President Barack Obama and other members of the Democratic Party routinely rally against “corporate welfare” and “subsidies” for the oil industry but no such subsidies or welfare actually exist.
The president most recently singled out the oil industry for criticism in last week’s debate with his Republican challenger Mitt Romney. “The oil industry gets $4 billion a year in corporate welfare,” he said.
Now, does anybody think that ExxonMobil needs some extra money when they’re making money every time you go to the pump? Why wouldn’t we want to eliminate that?
Because that would put companies like ExxonMobil at a disadvantage. Indeed, they already are. The “corporate welfare” that the president refers to are tax deductions and exemptions that are available to all American businesses. But the deductions allowed for oil and gas companies are lower than those for other manufacturers.
The president also alleged that companies “can actually take a deduction for moving a plant overseas.” Romney retorted that he had “no idea” what the Democrat was talking about. There is no special tax provision for building a plant overseas. American companies can extract the expenses of building a new plant from their taxes but that is regardless of where it is built.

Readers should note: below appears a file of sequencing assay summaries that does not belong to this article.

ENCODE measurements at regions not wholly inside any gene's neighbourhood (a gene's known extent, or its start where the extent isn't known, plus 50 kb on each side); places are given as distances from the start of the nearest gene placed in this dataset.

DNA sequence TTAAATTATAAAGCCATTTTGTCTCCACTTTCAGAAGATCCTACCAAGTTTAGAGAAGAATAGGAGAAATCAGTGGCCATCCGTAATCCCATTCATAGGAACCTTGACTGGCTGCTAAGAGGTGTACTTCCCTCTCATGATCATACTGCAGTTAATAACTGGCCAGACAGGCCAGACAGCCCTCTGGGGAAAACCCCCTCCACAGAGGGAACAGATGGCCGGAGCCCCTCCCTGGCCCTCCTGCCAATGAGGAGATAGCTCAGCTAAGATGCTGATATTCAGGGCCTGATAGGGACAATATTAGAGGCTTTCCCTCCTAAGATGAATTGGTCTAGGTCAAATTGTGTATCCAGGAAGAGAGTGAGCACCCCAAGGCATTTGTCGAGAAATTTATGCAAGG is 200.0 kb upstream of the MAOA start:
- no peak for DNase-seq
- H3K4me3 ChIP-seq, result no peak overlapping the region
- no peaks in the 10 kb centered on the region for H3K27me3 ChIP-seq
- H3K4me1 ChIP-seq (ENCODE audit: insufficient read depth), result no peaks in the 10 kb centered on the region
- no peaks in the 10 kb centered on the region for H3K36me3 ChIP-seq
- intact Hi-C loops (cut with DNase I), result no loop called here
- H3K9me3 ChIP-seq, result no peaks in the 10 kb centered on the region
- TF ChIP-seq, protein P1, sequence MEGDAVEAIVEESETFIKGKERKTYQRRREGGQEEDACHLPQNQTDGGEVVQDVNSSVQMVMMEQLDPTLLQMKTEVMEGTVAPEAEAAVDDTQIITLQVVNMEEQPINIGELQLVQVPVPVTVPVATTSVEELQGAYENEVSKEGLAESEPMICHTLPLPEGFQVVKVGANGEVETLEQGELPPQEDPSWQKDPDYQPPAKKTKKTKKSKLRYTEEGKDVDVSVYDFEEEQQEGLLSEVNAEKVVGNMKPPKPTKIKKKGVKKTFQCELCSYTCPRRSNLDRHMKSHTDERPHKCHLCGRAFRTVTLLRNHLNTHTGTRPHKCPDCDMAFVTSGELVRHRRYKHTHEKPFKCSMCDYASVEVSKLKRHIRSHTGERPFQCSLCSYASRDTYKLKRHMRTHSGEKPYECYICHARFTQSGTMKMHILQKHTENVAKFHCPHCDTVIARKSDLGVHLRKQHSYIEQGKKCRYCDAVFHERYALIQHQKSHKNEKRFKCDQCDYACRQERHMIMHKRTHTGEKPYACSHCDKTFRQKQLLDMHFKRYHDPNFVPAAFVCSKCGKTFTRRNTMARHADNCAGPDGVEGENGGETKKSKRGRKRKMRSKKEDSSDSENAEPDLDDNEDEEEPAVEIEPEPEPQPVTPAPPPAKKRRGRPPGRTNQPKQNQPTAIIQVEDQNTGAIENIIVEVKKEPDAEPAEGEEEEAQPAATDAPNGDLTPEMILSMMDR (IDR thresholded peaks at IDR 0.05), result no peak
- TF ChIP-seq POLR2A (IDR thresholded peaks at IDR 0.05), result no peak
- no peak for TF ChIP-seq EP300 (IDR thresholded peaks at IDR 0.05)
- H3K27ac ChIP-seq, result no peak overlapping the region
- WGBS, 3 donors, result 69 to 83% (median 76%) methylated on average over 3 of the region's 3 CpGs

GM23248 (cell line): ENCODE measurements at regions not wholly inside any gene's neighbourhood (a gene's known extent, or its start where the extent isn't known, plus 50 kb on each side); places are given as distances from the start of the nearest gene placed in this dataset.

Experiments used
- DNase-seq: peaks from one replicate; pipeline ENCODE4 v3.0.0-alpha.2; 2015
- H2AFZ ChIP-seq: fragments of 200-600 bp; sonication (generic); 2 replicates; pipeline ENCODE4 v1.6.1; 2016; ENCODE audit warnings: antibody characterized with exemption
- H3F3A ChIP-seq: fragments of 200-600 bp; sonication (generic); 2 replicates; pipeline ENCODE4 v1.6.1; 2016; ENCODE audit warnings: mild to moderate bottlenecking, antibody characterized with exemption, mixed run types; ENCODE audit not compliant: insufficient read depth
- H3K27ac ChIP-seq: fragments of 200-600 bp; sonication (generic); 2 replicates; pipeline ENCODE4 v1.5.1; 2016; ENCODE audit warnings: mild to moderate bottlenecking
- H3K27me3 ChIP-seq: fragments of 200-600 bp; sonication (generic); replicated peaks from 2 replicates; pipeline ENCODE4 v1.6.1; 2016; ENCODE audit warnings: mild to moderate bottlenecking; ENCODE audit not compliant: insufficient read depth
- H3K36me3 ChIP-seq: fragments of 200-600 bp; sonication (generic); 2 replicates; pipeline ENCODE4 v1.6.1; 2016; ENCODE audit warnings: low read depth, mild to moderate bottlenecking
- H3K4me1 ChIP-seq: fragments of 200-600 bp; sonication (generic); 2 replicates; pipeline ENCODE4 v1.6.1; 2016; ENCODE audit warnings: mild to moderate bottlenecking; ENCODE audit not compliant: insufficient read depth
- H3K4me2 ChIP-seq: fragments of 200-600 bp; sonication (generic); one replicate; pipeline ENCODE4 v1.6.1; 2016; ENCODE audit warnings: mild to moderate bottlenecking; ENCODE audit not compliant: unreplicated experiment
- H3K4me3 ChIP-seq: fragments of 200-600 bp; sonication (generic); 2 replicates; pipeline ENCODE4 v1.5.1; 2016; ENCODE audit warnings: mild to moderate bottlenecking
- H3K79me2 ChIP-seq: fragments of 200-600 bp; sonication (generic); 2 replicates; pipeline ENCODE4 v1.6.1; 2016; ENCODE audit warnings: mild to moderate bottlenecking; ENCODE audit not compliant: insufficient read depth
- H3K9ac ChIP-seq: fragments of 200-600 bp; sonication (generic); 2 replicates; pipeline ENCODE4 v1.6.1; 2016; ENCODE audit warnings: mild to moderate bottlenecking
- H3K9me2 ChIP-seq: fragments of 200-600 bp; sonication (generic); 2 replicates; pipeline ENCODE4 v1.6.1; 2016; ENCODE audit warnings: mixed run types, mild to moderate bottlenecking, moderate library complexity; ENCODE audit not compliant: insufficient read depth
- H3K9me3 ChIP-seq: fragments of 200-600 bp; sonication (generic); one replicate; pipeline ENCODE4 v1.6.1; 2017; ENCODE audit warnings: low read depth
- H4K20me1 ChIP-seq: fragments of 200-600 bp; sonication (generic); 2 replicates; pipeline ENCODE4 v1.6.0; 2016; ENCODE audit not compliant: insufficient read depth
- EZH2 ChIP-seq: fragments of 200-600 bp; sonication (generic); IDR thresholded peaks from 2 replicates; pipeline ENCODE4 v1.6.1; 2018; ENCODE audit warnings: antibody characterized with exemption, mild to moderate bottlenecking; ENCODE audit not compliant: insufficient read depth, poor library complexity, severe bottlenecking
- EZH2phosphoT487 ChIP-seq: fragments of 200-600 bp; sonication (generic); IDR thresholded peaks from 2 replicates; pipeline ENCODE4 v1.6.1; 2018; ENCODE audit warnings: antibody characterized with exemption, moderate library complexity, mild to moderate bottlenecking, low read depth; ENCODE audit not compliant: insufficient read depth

However, there is a tax provision for domestic industries and that’s the biggest tax break oil companies get. But it isn’t exclusive to oil companies. All businesses than manufacture in America are allowed this deduction.
It hasn’t the stopped the president from claiming, as he did in March, that oil and gas companies take “billions a year in taxpayer subsidies.” In April, he even instructed the Justice Department to investigate the possibility of “price gouging, so we can make sure no one’s being taken advantage of at the pump,” although there was no evidence that oil companies were disproportionately profiting off higher gasoline prices.
Gasoline prices have skyrocketed during Obama’s presidency, from an average of $1.83 a gallon when he took office to $3.80 this week. The unrest in the Middle East, particularly fears of a war between Iran and Israel, are responsible but so is the administrations’ energy policy.
The president suspended deepwater drilling in the Gulf of Mexico in the summer of 2010 after the Deepwater Horizon oil spill and has refused to open more areas, in Alaska, off the Atlantic coastline, in Colorado and Wyoming, to drilling. Combined, these regions are estimated to hold over two hundred billion barrels of oil that would be recoverable with today’s technology. If fully developed, it would be enough to free America from the import of foreign oil for almost fifty years.
Yet the president insists that “drilling alone cannot come close to meeting our long-term energy needs” and is therefore subsidizing green energy companies by the billions of dollars. That actually is a form of corporate welfare but the president hardly ever talks about.